Dixie Chatter, a maiden race winner at Hollywood Park on July 7, worked five furlongs in 1:00.40 on Thursday for the $250,000 Del Mar Futurity on Wednesday. The style of the workout left trainer Richard Mandella with the impression that Dixie Chatter could pull an upset in the Grade 1 race over seven furlongs.

Mandella, who described the workout as "awesome" and "unbelievable," timed Dixie Chatter in 1:00.32, with a final quarter-mile in 22.91 seconds.

"I kind of liked it," Mandella said.

Drill Down, a maiden winner on July 28, may go favored in the Futurity. Trained by Mike Machowsky, Drill Down worked five furlongs in 1:02 on Thursday.

Other probable starters are E Z's Gentleman, Georgie Boy, Good Man Dan, Kanan Dume, Leonides, Overextended, Salute the Sarge, and Whatever Whenever. Salute the Sarge won the Hollywood Juvenile Championship and Best Pal Stakes this summer.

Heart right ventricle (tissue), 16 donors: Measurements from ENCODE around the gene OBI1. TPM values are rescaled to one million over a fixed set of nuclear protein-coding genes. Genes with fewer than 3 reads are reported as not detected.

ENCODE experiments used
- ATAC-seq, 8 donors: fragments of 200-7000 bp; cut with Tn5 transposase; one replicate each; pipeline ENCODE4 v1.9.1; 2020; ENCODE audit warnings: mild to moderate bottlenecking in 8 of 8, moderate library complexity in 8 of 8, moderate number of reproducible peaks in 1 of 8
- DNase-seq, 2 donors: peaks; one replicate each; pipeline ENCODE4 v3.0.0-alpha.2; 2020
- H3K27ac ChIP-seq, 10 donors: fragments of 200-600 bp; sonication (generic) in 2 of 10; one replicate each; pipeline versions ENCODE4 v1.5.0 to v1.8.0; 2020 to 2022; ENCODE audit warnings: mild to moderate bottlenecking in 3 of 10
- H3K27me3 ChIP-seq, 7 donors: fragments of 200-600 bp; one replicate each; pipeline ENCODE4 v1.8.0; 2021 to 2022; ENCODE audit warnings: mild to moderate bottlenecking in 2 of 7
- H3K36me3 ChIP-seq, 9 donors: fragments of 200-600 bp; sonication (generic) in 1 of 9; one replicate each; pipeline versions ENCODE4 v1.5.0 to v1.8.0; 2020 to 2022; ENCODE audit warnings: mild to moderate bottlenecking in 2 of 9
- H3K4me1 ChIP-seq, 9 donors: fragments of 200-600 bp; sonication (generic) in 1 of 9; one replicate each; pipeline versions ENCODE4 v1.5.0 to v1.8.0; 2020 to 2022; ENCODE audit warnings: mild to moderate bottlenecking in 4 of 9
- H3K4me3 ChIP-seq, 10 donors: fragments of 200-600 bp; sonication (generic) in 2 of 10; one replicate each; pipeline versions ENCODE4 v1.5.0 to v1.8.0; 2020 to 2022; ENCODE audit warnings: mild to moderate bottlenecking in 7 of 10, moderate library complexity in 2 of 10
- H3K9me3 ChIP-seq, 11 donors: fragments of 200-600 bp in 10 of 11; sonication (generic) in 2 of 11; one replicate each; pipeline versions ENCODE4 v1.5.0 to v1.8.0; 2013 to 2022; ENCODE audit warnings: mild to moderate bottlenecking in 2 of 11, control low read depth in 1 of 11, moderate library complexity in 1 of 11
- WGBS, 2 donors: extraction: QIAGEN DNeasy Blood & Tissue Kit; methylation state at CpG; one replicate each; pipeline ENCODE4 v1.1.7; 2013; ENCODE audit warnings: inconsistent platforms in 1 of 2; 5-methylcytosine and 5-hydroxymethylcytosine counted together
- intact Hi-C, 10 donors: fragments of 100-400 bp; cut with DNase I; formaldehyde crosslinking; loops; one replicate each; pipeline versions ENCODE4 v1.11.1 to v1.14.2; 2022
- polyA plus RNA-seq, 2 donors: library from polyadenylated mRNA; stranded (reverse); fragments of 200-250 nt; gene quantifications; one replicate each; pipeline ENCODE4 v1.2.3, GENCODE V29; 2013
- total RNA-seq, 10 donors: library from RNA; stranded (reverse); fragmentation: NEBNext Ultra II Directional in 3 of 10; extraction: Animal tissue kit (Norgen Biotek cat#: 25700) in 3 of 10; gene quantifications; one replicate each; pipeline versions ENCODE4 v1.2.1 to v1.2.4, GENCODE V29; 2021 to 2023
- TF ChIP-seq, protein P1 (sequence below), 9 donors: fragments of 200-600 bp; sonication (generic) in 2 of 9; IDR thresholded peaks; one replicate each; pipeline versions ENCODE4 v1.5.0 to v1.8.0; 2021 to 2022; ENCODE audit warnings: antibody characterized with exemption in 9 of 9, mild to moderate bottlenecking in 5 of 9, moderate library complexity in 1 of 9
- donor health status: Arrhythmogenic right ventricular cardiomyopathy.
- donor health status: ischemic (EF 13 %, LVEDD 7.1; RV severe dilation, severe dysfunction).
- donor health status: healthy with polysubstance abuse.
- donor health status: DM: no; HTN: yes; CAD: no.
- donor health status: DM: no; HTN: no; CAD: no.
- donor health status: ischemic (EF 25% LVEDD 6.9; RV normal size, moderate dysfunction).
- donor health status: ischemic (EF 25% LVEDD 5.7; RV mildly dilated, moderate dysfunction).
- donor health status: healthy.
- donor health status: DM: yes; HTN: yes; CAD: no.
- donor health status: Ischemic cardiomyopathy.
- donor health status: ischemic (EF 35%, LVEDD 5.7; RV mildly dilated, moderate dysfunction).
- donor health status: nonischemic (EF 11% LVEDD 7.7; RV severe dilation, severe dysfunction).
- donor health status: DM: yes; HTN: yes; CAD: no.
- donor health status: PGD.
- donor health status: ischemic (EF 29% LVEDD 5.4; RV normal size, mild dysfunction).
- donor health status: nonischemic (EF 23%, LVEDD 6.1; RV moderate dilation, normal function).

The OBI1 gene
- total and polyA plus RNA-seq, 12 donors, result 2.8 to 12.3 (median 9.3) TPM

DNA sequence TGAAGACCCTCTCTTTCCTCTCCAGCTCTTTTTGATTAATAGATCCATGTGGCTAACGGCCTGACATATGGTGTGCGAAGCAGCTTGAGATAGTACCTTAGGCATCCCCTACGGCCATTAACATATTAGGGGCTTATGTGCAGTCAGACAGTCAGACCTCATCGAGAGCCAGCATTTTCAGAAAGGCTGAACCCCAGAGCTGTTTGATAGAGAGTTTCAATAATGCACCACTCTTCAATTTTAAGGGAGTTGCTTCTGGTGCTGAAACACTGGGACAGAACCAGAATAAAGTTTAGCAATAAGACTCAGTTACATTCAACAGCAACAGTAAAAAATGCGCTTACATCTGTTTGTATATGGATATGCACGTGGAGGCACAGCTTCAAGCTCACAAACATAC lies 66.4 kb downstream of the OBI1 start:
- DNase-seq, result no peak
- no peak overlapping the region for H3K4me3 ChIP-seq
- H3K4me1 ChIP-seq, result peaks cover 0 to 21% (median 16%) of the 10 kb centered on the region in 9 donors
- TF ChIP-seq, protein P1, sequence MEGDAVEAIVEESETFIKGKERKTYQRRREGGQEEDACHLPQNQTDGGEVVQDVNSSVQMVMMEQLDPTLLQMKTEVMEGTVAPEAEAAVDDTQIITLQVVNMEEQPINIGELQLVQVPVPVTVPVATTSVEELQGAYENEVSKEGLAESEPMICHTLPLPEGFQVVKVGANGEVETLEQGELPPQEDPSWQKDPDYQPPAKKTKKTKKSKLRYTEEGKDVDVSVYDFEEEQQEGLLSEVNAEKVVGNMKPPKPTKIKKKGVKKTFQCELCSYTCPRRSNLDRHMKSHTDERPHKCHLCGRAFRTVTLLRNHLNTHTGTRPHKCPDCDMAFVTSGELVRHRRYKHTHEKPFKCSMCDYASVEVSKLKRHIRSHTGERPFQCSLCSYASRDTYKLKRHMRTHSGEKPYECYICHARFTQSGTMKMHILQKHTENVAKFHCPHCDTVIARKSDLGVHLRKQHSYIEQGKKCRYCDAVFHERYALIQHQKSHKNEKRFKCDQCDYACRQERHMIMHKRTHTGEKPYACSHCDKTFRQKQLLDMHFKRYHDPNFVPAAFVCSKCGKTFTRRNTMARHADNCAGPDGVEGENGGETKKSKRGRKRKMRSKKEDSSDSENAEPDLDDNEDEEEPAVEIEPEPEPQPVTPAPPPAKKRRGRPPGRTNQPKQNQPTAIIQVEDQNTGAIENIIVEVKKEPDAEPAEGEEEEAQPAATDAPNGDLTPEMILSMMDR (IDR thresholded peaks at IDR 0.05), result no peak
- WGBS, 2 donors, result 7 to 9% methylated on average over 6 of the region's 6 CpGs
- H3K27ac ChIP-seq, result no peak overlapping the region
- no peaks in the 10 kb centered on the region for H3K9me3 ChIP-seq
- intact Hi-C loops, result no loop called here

Baze uninjured in riding incident

Michael Baze, on course to win the riding title at this meeting for the first time, escaped injury Wednesday when he stayed aboard Valiant Effort when the gelding jumped a temporary rail in the stretch run of a one-mile turf race.

Valiant Effort was racing on the rail behind the leaders when he reacted to Baze striking him with his whip right-handed in the final furlong. Valiant Effort struck the temporary rail, jumped over it, but did not fall. Baze lost an iron, but did not lose his balance.

Jockey Aaron Gryder, riding Unusual Treasure, watched the incident unfold in disbelief.

"I've never seen anything like that in my life," said Gryder. "The horse never missed a stride. I was right next to him and I thought, 'How bad is this going to be?'"